What Shouldn't Go in 2021

What Shouldn't Go in 2021

We are almost ready to enter the New Year 2021, a new decade is going to start. At the end of the decade in 2020, everyone has changed in terms of habits, future plans, and lifestyle, and priorities due to the pandemic. Then why shouldn't we think a little more about the environment too? We have been hearing about a lot of things to stop for a long time ago with respect to the environment like a plastic ban, pollution-free environment, climate change, global warming and animal cruelty, etc. But didn't see any change yet. A long time has been passed thinking and watching for solutions. It's time to make a change. This year after facing a deadly pandemic and still suffering, let's try to change something that we have been hearing for decades. Let's give a thought about what shouldn't go in 2021 

1. Plastic

  • The development of plastics had a 100-year journey that started with the use of natural materials that had intrinsic plastic properties, such as shellac and chewing gum. Further, chemical modification of natural materials such as rubber, nitrocellulose, collagen, and gallate took place. Finally, the wide range of completely synthetic materials that we have now. Polyvinyl chloride (PVC) was first polymerized between 1838-1872.
  • According to reports, 9 billion tons of plastic have been made since the 1950s. Only 9 percent of plastic waste produced ended up recycled, 12 percent was incinerated and the remaining 79 percent has lied in landfills or ended up elsewhere in the environment. The researchers estimated that the amount of plastic in use now is 30 percent of all the plastic ever produced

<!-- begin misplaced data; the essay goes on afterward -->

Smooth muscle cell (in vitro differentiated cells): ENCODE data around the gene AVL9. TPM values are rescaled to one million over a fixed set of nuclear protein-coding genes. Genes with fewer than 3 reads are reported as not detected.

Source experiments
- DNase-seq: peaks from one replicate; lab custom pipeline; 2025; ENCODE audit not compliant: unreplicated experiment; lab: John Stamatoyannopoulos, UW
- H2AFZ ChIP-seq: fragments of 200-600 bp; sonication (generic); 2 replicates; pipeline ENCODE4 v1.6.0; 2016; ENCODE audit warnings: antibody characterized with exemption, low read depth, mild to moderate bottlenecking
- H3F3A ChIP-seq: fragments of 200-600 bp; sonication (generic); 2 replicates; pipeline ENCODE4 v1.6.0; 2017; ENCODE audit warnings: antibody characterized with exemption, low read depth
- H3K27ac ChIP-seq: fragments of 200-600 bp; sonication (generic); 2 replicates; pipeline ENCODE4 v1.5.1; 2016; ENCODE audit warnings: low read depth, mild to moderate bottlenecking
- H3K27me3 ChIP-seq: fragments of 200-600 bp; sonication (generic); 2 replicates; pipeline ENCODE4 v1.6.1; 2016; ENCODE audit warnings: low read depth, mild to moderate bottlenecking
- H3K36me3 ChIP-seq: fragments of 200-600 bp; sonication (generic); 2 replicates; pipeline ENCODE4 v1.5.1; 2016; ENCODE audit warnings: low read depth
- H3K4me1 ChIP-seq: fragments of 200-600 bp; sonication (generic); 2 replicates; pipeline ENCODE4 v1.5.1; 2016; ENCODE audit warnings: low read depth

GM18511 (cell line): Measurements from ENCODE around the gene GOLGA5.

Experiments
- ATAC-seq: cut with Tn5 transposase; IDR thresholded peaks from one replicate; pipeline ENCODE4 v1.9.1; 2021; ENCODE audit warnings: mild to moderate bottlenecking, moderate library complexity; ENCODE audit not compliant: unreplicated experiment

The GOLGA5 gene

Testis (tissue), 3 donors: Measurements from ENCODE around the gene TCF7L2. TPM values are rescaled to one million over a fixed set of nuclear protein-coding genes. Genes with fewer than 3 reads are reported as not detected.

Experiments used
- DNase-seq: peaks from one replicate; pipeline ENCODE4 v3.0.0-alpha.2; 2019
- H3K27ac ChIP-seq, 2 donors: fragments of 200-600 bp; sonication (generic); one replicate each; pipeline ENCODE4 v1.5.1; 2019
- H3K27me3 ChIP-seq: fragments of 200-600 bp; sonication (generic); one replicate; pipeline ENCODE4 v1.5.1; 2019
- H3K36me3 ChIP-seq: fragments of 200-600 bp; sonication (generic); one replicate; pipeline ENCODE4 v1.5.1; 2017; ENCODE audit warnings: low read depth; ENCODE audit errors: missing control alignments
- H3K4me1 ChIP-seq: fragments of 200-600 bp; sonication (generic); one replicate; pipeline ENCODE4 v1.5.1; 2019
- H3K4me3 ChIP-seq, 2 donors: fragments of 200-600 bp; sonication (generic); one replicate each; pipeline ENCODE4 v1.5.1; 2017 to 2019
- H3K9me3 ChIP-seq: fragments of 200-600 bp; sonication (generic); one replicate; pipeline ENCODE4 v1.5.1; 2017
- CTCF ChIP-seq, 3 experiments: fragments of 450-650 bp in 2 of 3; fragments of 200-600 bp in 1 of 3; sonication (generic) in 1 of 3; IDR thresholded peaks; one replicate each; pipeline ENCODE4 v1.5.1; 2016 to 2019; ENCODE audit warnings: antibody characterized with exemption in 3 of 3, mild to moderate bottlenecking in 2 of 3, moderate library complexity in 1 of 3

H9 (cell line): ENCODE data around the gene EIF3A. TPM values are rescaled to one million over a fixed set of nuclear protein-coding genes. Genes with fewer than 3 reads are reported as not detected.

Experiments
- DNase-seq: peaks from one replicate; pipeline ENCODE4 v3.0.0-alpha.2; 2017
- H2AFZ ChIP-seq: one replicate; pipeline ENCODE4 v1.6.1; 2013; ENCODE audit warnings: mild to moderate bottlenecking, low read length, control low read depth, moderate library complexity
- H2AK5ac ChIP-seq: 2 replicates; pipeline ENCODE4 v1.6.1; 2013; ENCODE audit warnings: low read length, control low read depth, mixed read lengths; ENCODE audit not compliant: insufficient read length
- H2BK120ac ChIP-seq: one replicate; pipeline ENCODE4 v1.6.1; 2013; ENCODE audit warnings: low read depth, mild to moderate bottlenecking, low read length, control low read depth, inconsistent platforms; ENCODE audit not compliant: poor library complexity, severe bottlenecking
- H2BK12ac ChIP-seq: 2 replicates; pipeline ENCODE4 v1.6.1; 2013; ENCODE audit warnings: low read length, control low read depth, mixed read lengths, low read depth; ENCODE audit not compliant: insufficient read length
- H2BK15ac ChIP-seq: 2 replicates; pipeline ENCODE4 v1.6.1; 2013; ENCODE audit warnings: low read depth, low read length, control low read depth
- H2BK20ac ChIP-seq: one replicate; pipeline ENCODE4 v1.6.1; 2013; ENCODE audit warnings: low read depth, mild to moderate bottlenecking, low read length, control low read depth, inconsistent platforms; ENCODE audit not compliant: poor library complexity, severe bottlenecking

• India generates 25,940 tons of plastic daily. Over 10,000 tonnes a day of plastic waste remains uncollected. Majorly plastic waste in India contributes to single-use plastic. Looking at the bigger and worse picture, it is estimated that by 2050, the amount of plastic in the ocean will weigh more than the fishes
  • The current government in India has taken steps and aimed to phase out single-use plastic till 2022. Several states in India have already banned plastic carry bags. But enforcement has been lax. People don't take these bans seriously because of fewer fines and penalties with respect to their profits using them
  • Use of plastic products leads to ingestion and/or inhalation of large amounts of both microplastic particles and hundreds of toxic substances with known or suspected carcinogenic, developmental, or endocrine-disrupting impacts.

Plastic wouldn't be removed completely. But still, we can try to lower the impacts and use of plastic in our daily lives. At the smallest level, you can start with some basic replacements as follows: 

2. Animal Cruelty